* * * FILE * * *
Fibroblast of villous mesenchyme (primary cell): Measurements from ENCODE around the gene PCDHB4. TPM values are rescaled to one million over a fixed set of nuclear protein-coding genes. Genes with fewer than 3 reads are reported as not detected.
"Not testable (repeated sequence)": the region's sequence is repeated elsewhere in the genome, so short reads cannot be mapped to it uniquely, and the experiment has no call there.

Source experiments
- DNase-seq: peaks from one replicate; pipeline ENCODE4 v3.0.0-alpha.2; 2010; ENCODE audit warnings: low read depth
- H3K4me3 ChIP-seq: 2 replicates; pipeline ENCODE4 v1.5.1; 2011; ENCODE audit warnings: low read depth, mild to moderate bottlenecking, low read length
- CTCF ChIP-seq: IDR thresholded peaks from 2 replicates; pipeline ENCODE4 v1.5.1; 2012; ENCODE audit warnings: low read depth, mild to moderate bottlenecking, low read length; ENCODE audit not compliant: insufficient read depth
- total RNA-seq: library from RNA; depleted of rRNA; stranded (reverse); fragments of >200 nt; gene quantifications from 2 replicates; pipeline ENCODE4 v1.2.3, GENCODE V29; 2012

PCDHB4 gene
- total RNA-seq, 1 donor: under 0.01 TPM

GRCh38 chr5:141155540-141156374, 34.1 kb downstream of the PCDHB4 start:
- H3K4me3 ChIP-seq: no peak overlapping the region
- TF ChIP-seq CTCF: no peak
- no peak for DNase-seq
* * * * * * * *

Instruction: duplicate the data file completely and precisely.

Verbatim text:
Fibroblast of villous mesenchyme (primary cell): Measurements from ENCODE around the gene PCDHB4. TPM values are rescaled to one million over a fixed set of nuclear protein-coding genes. Genes with fewer than 3 reads are reported as not detected.
"Not testable (repeated sequence)": the region's sequence is repeated elsewhere in the genome, so short reads cannot be mapped to it uniquely, and the experiment has no call there.

Source experiments
- DNase-seq: peaks from one replicate; pipeline ENCODE4 v3.0.0-alpha.2; 2010; ENCODE audit warnings: low read depth
- H3K4me3 ChIP-seq: 2 replicates; pipeline ENCODE4 v1.5.1; 2011; ENCODE audit warnings: low read depth, mild to moderate bottlenecking, low read length
- CTCF ChIP-seq: IDR thresholded peaks from 2 replicates; pipeline ENCODE4 v1.5.1; 2012; ENCODE audit warnings: low read depth, mild to moderate bottlenecking, low read length; ENCODE audit not compliant: insufficient read depth
- total RNA-seq: library from RNA; depleted of rRNA; stranded (reverse); fragments of >200 nt; gene quantifications from 2 replicates; pipeline ENCODE4 v1.2.3, GENCODE V29; 2012

PCDHB4 gene
- total RNA-seq, 1 donor: under 0.01 TPM

GRCh38 chr5:141155540-141156374, 34.1 kb downstream of the PCDHB4 start:
- H3K4me3 ChIP-seq: no peak overlapping the region
- TF ChIP-seq CTCF: no peak
- no peak for DNase-seq